Entries from June 2012 ↓

Strong & free

…and after…

Once upon a time, feeling patriotic, I raised a million dollars to fund a revitalized version of the national anthem sung by people who were famous before Justin Beiber was even swimming upstream. That Canada Day night the Queen was in attendance on Parliament Hill when it was performed live, so I met her. Randy Bachman played my Telecaster during the show (better than me), and then we hung out all night with Gino Vanelli, Luba and others. I was an MP at the time, so I got the prime minister to rub shoulders.

But this Canada Day will be just as good. Riding.

Hi Garth, I seek your advice on a situation I trust is a bit different from those of the fools who usually write in. I’m a happy renter in Vancouver, renting a large downtown condo for half of what a mortgage on it would be.  My sister, on the other hand, is looking to buy a 2-bedroom $390,000 pre-construction condo in Burnaby, to be completed in 2015.

Now, she acknowledges the existence of the bubble and the likelihood of it popping right after she buys.  The kicker though is the pre-sale ‘discounts’ they’re offering her, totaling some $60,000 (so I presume the ‘regular price’ would be ~$450,000).  Even if prices drop the 15% TD Bank predicted in their report, which I quoted to her, that would put the presale price around the same level as the value of the place when it’s actually built.

Now while it’s certainly pointless to commit to a place three years in advance rather than buy it when it actually exists, for the same price, that isn’t enough to dissuade her.  My question is then simply, how unwise would going forward with this purchase be?  It’s in the suburbs and is a condo, so I would expect it to be less overvalued than other areas of Vancouver.  Is that $60,000 cushion sufficient to soften the crash or will the unit be hit even harder? Thank you for your time, Garth.

What do you do when your sister’s an idiot? Ignore her. After you fully document it, of course. This hard evidence will be useful in later life when she starts to even remotely dispute anything you say or do. YouTube is good. If she should come back to visit reality for a while, tell her there’s an excellent chance the building will never go up and if it does, even better odds she’ll lose a wad. The condo is not ‘worth’ $450,000 and is being miraculously offered for $390,000. Has sis ever heard of ‘marketing’? Does she also believe that yoghurt has Regularis or that age-defying cream can visibly diminish lines and wrinkles while skin is refreshed, hydrated and revitalized? Oh, I see.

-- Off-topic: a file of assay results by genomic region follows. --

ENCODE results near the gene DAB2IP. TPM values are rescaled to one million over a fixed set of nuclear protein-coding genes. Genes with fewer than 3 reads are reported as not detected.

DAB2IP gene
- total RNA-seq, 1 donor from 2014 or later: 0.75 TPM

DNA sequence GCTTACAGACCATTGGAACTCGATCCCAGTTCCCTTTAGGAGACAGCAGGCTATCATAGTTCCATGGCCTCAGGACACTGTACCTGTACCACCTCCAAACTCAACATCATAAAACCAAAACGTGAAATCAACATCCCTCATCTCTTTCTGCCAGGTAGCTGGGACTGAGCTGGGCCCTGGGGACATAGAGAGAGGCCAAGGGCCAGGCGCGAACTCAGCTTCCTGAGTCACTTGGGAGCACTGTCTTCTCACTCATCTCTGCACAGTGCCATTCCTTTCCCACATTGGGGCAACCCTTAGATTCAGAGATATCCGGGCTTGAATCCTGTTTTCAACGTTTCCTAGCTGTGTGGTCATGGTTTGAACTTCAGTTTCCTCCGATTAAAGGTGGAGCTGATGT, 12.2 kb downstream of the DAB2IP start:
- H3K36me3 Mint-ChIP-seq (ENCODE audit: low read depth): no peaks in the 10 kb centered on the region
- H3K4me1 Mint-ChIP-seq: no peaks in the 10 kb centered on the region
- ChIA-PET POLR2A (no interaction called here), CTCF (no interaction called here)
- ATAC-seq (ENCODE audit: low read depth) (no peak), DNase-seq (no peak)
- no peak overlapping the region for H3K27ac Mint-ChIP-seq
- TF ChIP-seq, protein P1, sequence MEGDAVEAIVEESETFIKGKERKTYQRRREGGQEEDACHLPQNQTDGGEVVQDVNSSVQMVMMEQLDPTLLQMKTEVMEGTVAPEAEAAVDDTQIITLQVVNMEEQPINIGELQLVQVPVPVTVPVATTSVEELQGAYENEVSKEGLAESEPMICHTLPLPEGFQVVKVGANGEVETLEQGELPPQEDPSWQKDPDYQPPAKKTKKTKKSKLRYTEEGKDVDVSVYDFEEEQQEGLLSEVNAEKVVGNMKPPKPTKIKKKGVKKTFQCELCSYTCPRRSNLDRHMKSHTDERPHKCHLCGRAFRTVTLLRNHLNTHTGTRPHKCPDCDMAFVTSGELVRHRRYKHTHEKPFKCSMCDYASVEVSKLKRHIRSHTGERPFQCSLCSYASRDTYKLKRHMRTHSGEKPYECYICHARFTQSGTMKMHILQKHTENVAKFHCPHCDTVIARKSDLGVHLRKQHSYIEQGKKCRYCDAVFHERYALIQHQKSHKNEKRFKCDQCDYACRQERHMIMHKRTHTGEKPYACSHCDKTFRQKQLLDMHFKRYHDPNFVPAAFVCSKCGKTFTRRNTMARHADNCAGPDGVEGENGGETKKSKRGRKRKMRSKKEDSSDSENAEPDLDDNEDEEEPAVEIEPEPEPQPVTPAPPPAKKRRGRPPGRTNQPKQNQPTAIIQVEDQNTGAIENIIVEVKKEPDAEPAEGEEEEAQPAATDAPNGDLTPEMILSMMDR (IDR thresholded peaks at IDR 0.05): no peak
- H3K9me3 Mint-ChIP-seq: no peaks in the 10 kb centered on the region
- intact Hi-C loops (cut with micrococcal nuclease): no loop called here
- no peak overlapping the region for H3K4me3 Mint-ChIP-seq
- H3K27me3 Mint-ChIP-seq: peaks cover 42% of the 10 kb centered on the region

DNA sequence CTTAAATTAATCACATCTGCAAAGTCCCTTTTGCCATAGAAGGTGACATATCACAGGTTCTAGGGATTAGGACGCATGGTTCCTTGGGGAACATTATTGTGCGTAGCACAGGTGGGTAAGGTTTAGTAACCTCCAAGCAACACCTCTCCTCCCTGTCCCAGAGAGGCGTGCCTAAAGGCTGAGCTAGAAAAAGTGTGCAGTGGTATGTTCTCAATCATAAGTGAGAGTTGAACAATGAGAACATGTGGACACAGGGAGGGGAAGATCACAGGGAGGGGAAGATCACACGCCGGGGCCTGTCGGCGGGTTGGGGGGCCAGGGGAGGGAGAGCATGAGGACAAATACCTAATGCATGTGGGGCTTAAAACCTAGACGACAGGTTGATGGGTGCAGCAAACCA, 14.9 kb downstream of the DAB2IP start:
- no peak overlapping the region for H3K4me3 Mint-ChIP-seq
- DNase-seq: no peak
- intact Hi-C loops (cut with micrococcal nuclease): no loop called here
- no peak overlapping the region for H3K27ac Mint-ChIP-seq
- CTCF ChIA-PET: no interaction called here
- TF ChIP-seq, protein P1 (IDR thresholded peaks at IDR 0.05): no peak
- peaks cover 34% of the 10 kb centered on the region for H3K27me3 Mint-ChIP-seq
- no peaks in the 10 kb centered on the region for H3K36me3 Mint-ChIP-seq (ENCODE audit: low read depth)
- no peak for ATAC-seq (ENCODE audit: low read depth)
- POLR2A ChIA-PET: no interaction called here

Hi Garth. A little about me, early fifties, divorced ten years ago, had to start over, just finished paying off my mortgage in a modest house outside Toronto in Acton, no debt, a somewhat okay defined contribution pension from my employer, that I am maxing out (certainly not a gold plated defined benefit pension.) Some small savings however no RRSPs to speak of, a few shares in the banks, and now no mortgage payments.

A month ago my mother passed away and I stand to inherit anywhere from 75-100K after the estate is settled. Obviously I have lots of contribution room in my RRSP…what do I do now???

I have no plans on selling or moving in the foreseeable future and I think I can withstand a drop in real estate values, been through it a few times in the past (the house I bought in 1989 took to 2000 to recover what I paid for it)..just how much is the great question. I’m a lot like the boomers your talk about here…my residence will someday be a part of my retirement plan though still quite a few years from now (I’m on the so called freedom 105 plan)…..so what now?

Sorry about your mom, but I’m sure she didn’t leave you money so you can give it to the government. So why would you register it with F, by sticking it in an RRSP? Sure, I know you’ll get a tax deduction for doing so and you can grow the money tax-free, but all that inheritance will become taxable – not a happy situation when you need it to retire on. Better that you stuff twenty of it in a TFSA, dividing it between three or four ETFs to give some balance and growth potential (equity, bonds, dividend). The rest keep in a non-registered investment account, adding in some preferred shares for solid, tax-efficient dividend growth, as well as a few good REITs. And ditch the stocks. Too much volatility. You’re behind the curve already, dude, play this one smart.

Garth, I just turned 30 and have $155,000 liquid in the bank and am considering a condo or townhouse in the $70K range in the West Palm Beach area, I rent in Calgary ($860 for 1 bedroom built in 2004), I am a car nerd and own a 2006 Corvette Z06 LS7 (paid for) to attract amazons, also have a Mini Cooper for our harsh winters. Wanna use the Florida property as a vacation spot as I go once a year now and maybe twice if I get this place, hold for 10 years maybe rent it, if I can get a good mgmt company to do it for me. I chose Florida because I love the water and the west coast is too pricey despite the calapse in prices. Do you think it’s a good financial move? Please respond as I greatly value and respect your opinion, I’ve been reading every single one of your entries for about 3 years (even when I am on vacation) and have reffered many to your site. The attached pic is my sexy amazon gf which harrassed me for reading your blog daily on our Honolulu vacation. Joe.